Alternatively,  aproviso or  an  Explanation would  have  been added  to  Section5,  requiring  the appellant   or  the  applicant,   asthe  case  maybe,  to  makean application  for  condonationof  delay.    However,the  Court  canalways insist  that  anapplication  or  an   affidavit  showing  causefor  the  delay befiled.  No  applicantor  appellant  canclaim  condonation  ofdelay under  Section  5of  the  LimitationAct  as  ofright,  without  makingan application.”

The bench also noted that the IBC does not exclude the application of Section 6 or 14 or 18 or any other provision of the Limitation Act to proceeding under the IBC in the NCLT/NCLAT.

All the provisions of the Limitation Act are applicable to proceedings in the NCLT/NCLAT, to the extent feasible, it said.

The bench further observed that substantive provisions of Sub-sections (1), (2) and (3) of Section 14 do not say that Section 14 can only be invoked on termination of the earlier proceedings, prosecuted in good faith.
 

Further, regarding the contention relying on NCLAT judgment in Ishrat Ali case, the bench observed that there is no rationale for the view that the proceedings initiated by a secured creditor against a borrower under the SARFAESI Act for taking possession of its secured assets, were intended to be excluded from the category of civil proceedings. While dismissing the appeal, the bench observed:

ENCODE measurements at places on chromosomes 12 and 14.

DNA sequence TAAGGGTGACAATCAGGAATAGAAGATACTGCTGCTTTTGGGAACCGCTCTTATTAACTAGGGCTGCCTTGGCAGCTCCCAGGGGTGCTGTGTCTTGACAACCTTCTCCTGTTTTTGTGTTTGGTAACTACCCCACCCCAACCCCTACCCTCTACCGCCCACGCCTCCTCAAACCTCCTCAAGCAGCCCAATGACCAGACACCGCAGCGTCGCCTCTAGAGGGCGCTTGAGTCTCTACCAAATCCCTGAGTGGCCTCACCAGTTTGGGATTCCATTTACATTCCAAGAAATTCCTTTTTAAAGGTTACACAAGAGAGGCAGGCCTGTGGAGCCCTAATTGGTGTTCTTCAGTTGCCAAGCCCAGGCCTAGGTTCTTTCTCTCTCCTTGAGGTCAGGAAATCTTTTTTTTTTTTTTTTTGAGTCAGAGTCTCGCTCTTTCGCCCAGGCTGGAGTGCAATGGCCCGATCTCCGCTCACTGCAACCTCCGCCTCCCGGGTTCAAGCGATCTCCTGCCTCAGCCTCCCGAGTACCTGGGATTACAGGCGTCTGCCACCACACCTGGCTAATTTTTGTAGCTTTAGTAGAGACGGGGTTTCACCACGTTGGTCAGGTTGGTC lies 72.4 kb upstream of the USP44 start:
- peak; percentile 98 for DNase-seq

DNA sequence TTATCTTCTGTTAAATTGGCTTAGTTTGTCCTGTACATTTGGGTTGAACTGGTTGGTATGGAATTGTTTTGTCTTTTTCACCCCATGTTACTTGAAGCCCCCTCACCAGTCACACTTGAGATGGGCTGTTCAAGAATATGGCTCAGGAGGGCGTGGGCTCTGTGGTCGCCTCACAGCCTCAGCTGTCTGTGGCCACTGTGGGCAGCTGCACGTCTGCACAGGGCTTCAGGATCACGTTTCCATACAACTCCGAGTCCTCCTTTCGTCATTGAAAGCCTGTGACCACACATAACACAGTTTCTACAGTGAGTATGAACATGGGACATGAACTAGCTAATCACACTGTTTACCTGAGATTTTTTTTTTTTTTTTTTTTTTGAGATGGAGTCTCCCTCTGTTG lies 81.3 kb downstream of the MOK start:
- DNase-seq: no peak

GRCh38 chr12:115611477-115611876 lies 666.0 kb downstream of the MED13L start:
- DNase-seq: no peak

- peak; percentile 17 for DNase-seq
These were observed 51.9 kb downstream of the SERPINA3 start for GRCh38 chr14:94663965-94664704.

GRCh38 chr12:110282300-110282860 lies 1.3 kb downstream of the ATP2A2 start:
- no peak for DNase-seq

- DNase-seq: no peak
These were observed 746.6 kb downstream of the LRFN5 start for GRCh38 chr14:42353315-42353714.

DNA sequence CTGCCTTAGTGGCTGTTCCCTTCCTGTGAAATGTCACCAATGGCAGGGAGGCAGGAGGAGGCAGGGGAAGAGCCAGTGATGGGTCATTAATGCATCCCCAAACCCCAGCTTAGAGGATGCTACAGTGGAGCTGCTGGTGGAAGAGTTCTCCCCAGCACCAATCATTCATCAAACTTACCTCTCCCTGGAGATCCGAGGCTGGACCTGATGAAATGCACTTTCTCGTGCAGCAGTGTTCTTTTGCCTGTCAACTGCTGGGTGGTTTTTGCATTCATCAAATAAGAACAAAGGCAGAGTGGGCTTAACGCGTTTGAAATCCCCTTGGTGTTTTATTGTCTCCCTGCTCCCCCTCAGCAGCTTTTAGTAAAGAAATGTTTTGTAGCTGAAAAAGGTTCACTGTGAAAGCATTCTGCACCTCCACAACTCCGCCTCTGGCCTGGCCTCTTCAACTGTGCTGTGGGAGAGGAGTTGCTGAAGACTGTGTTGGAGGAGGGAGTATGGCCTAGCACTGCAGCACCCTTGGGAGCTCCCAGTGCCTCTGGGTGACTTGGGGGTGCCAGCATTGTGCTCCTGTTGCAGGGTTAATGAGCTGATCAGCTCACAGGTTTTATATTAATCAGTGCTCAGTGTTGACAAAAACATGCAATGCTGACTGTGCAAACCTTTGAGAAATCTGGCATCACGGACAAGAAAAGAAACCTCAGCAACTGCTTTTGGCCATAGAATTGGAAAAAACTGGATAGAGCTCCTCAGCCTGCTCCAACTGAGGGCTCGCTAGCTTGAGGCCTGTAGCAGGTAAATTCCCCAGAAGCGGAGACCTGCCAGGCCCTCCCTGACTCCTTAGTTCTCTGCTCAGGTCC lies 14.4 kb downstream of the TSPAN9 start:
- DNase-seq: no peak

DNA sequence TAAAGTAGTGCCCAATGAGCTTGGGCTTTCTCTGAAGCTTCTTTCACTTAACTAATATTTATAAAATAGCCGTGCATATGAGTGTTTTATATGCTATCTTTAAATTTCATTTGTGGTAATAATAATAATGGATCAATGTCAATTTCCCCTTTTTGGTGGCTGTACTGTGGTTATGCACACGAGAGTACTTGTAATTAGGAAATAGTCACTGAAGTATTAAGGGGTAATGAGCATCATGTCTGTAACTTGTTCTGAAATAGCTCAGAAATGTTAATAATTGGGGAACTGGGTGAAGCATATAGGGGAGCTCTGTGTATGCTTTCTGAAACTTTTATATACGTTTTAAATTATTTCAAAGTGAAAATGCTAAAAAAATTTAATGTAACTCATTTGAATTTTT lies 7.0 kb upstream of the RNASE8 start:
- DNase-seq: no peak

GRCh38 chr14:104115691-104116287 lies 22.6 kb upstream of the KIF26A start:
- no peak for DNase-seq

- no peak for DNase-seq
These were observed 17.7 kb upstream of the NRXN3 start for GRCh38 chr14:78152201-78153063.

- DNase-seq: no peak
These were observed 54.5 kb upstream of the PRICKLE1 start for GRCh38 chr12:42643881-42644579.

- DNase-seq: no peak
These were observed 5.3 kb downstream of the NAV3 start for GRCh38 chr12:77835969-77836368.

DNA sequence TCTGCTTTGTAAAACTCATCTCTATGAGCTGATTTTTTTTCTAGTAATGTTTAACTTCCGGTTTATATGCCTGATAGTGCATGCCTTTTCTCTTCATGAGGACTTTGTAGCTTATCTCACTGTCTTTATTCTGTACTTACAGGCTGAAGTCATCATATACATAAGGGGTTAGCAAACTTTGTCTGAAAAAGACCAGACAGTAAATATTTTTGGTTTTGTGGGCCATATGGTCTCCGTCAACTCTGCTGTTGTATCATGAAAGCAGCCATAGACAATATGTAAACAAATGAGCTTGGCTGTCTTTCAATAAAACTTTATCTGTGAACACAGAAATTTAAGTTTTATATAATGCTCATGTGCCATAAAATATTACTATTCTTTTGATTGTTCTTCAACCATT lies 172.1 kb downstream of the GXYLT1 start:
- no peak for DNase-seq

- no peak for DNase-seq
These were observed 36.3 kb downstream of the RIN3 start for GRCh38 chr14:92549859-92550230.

If,  in  the context  of  proceedings under  Section  7or  9  of  the IBC,   Section  14were  to  be interpreted  with  rigidand  pedantic adherence  toits  literal  meaning,to  hold  thatonly  civil  proceedings in Court  would  enjoy exclusion,  the  result would  be  that an  applicant would  not even  be  entitledto  exclusion  ofthe  period  oftime  spent  in bonafide  invoking  anddiligently  pursuing  anearlier  application under  thesame  provision  ofIBC,  for  thesame  relief,  beforean Adjudicating  Authority,  lackingterritorial  jurisdiction      Thiscould  not possibly have  been thelegislative  intent.

In our considered opinion, the judgment of the NCLAT in the case of Ishrat Ali is unsustainable in law. The proceedings under the SARFAESI Act, 2002 are undoubtedly civil proceedings.


At the end, it was observed that the expression 'Court' in Section 14(2) would be deemed to be any forum for a civil proceeding including any Tribunal or any forum under the SARFAESI Act, 2002.

The counsels in the case were Senior Advocate Siddhartha Dave and Advocate Sai Deepak.

 

[READ JUDGMENT]